Language Arts

Report: Increasing Student Reading Time Improves Comprehension

The majority of students spend fewer than 15 minutes per day reading, but increasing their daily reading time to 30 minutes can improve comprehension and boost student achievement, according to a new report from Renaissance Learning.

The ninth-annual What Kids Are Reading report examines students' overall reading, nonfiction reading and reading across the curriculum, and it analyses the data to identify reading habits that can support student achievement. The report's data comes from Renaissance Learning's Accelerated Reader 360 (AR 360) software for managing and monitoring student reading. The report analyzes AR 360 data from 9.9 million K–12 students at 30,863 schools during the 2015–2016 school year.

The report found that 54 percent of students read for less than 15 minutes per day, and between kindergarten and grade 12 those students will be exposed to approximately 1.5 million words. On the other end of the spectrum, 18 percent of students read for more than 30 minutes per day, and consequently are exposed to approximately 13.7 million words throughout their K–12 schooling. Accelerated Reader 360 data shows that difference of more than 12 million words can affect student achievement. However, when students increase the number of minutes they read per day, their comprehension improves, and they increase their chances of meeting benchmarks.

According to the report, "high-performing students read a lot. Our data show, however, that students who struggle initially but then begin to dedicate significant time to reading with high understanding can experience accelerated growth during the school year, and thus start to narrow achievement gaps."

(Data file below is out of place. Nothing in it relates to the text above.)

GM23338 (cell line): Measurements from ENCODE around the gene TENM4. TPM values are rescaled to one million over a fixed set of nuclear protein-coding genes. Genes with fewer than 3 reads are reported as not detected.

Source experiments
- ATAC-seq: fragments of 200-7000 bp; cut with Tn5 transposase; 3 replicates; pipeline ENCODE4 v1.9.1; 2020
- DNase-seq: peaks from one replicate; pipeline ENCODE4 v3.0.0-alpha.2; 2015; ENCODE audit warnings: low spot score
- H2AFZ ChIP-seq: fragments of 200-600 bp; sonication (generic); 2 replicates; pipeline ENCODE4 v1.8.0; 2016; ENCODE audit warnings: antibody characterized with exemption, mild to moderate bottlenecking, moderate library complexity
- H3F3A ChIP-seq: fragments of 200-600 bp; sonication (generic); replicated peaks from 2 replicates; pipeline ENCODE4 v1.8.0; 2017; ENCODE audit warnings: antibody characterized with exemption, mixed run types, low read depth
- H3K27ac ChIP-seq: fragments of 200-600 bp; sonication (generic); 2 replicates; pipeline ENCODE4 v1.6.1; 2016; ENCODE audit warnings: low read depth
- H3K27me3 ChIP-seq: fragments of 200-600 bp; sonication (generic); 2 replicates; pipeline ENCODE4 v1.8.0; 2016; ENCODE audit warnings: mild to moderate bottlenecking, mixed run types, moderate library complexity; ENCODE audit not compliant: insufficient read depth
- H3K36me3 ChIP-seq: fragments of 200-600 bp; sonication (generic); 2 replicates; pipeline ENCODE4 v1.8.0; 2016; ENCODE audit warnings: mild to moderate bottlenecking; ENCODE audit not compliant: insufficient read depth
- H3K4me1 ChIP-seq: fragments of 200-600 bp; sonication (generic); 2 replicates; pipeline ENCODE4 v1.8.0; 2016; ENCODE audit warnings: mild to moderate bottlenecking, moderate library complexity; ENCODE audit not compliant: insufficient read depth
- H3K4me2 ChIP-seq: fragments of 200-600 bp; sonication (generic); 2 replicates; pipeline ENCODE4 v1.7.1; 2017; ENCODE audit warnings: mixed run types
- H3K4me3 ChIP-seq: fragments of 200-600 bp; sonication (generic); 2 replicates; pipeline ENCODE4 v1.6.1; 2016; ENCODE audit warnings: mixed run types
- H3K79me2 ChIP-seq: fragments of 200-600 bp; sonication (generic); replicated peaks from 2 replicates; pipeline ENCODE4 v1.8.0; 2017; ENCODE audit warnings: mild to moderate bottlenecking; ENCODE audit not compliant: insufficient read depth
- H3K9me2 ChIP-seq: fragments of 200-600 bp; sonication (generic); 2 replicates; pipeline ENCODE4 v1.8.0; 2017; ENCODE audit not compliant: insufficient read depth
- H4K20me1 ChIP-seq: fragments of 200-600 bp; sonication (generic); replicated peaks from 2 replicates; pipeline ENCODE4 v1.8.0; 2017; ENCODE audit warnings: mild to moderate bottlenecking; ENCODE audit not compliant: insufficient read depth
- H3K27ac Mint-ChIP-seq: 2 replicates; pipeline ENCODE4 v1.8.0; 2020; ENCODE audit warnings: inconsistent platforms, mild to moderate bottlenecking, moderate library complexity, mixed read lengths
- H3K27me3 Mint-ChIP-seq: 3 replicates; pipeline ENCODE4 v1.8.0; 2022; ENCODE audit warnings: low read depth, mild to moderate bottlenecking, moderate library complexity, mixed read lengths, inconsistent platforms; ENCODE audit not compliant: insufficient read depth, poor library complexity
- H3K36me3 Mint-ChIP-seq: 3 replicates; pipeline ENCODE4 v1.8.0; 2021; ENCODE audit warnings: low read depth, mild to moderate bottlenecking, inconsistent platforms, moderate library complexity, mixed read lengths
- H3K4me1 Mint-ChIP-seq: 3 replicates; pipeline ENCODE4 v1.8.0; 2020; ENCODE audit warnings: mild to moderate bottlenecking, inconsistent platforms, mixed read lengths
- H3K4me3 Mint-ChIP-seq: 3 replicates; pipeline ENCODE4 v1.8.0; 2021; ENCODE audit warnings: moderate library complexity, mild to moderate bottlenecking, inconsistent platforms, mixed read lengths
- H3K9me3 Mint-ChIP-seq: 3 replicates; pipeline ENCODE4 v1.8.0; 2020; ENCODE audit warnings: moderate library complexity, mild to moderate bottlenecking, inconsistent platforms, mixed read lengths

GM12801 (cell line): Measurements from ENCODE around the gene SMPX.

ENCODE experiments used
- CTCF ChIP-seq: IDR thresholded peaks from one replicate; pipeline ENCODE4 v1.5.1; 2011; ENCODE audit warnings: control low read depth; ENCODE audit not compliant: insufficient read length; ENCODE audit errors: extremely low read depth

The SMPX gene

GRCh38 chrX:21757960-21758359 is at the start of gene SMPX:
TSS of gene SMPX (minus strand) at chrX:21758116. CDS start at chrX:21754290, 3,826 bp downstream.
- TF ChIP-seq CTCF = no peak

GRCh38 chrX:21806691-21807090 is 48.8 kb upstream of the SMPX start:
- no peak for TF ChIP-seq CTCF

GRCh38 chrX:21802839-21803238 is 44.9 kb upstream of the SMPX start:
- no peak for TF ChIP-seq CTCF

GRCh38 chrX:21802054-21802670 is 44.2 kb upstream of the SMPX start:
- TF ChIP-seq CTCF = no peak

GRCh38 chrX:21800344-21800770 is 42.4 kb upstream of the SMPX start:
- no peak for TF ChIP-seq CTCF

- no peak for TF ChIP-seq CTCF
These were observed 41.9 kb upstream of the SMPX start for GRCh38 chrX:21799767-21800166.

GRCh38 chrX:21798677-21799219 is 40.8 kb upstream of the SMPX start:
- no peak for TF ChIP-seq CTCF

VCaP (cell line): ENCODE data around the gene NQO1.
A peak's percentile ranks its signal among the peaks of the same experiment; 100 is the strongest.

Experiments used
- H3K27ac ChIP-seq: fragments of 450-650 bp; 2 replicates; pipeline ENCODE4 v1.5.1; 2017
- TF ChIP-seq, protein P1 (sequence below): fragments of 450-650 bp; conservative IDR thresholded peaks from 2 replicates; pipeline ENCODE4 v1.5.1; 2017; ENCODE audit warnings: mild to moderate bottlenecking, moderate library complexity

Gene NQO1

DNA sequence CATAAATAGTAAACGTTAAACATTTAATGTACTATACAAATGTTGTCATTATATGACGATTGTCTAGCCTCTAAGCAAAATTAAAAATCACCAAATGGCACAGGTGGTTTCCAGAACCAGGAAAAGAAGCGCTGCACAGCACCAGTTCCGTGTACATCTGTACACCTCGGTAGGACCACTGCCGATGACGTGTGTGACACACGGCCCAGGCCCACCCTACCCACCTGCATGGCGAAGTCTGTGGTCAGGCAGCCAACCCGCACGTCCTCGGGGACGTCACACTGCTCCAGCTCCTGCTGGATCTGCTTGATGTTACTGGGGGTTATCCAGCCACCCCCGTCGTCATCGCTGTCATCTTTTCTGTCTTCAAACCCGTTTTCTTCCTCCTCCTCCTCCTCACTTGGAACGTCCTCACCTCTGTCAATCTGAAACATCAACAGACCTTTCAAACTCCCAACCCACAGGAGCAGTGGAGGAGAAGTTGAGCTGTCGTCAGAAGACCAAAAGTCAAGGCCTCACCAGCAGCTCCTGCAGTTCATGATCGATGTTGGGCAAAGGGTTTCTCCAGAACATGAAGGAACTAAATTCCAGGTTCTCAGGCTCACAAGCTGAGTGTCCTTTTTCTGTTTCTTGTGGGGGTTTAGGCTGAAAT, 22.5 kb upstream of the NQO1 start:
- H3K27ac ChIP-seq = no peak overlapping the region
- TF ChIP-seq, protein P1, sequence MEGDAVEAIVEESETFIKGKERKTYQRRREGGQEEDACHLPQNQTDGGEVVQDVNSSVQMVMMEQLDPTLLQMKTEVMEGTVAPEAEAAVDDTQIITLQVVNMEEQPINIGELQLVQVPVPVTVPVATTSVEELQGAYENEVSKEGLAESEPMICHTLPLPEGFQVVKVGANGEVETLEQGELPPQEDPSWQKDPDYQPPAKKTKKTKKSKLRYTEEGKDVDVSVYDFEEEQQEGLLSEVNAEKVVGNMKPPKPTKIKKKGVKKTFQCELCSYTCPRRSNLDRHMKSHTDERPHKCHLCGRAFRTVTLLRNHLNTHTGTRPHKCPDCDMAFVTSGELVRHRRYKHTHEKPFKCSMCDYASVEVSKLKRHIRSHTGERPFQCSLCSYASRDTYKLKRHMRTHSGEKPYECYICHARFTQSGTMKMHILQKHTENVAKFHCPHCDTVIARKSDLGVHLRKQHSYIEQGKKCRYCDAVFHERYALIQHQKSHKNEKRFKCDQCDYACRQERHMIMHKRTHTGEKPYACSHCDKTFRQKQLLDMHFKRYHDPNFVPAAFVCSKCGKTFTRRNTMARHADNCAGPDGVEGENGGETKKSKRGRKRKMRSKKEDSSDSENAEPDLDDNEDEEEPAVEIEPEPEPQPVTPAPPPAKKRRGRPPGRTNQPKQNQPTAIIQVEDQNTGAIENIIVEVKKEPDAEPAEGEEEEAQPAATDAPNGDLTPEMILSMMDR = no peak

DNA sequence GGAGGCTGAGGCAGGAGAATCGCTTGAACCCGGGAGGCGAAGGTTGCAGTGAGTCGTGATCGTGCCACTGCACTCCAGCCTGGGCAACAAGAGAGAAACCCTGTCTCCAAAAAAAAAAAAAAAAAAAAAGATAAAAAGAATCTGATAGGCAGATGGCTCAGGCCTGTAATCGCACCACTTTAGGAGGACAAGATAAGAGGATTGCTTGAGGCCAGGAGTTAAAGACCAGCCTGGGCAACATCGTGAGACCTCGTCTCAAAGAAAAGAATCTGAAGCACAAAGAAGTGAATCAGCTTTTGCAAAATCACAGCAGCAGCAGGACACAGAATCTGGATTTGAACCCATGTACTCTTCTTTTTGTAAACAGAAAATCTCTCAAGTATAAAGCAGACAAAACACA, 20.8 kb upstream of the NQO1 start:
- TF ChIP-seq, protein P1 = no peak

The report also found that by the time students finish high school, they typically read books with an ATOS level of 5 to 6, and "high school book reading rarely surpasses the 9.0 reading level." (ATOS is a readability scale designed by Renaissance Learning.) However, first year college textbooks have an average reading level of 13.8, presenting a significant jump in difficulty when students move on to higher education. The report recommends gently encouraging students to read at more difficult levels, while providing instructional supports to help them improve their reading comprehension at higher reading levels.

Other key findings from the report:

  • Girls read an average of 3.7 million words between kindergarten and grade 12;
  • Boys read just over 3 million words on average — 23 percent less than girls;
  • Since the introduction of new academic standards, nonfiction reading has increased by less than 10 percent in the majority of states;
  • Nationwide, nonfiction materials represent less than one third of kids' overall reading, despite recommendations that elementary and middle school students read 50 percent to 55 percent nonfiction, increasing to 70 percent by the end of high school;
  • STEM books represent less than 10 percent of all book reading; and
  • Only 19 percent of grade 12 students read books that surpass a grade 9 reading level.

Because the data are limited to students' reading within the Accelerated Reader 360 program, it does not account for other books or materials students may be reading outside of the classroom or from textbooks.

In addition to analysis about student reading habits, the report includes top 25 fiction and nonfiction reading lists for each grade, as well as essays from several prominent children's authors.

The full report is available as a free, downloadable PDF from Renaissance Learning's site.

About the Author

Leila Meyer is a technology writer based in British Columbia. She can be reached at

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